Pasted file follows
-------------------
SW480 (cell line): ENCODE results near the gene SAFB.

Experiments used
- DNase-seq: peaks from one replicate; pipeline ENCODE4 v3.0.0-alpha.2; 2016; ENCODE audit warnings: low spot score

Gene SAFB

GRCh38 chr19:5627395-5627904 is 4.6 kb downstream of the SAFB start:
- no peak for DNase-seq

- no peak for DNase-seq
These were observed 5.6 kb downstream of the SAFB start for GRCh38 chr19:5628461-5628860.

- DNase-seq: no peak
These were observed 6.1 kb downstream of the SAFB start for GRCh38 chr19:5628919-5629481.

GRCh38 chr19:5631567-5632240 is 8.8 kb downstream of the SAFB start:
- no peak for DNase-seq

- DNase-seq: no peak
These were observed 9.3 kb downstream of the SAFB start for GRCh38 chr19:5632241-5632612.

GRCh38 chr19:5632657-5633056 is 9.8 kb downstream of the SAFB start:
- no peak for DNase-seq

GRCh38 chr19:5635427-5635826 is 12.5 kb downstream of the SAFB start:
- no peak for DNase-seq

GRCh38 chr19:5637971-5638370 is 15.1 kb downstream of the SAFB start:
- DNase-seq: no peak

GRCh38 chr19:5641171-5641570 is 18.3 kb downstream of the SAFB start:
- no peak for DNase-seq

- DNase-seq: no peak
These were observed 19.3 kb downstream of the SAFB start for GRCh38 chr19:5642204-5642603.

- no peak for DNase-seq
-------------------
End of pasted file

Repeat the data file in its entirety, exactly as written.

SW480 (cell line): ENCODE results near the gene SAFB.

Experiments used
- DNase-seq: peaks from one replicate; pipeline ENCODE4 v3.0.0-alpha.2; 2016; ENCODE audit warnings: low spot score

Gene SAFB

GRCh38 chr19:5627395-5627904 is 4.6 kb downstream of the SAFB start:
- no peak for DNase-seq

- no peak for DNase-seq
These were observed 5.6 kb downstream of the SAFB start for GRCh38 chr19:5628461-5628860.

- DNase-seq: no peak
These were observed 6.1 kb downstream of the SAFB start for GRCh38 chr19:5628919-5629481.

GRCh38 chr19:5631567-5632240 is 8.8 kb downstream of the SAFB start:
- no peak for DNase-seq

- DNase-seq: no peak
These were observed 9.3 kb downstream of the SAFB start for GRCh38 chr19:5632241-5632612.

GRCh38 chr19:5632657-5633056 is 9.8 kb downstream of the SAFB start:
- no peak for DNase-seq

GRCh38 chr19:5635427-5635826 is 12.5 kb downstream of the SAFB start:
- no peak for DNase-seq

GRCh38 chr19:5637971-5638370 is 15.1 kb downstream of the SAFB start:
- DNase-seq: no peak

GRCh38 chr19:5641171-5641570 is 18.3 kb downstream of the SAFB start:
- no peak for DNase-seq

- DNase-seq: no peak
These were observed 19.3 kb downstream of the SAFB start for GRCh38 chr19:5642204-5642603.

- no peak for DNase-seq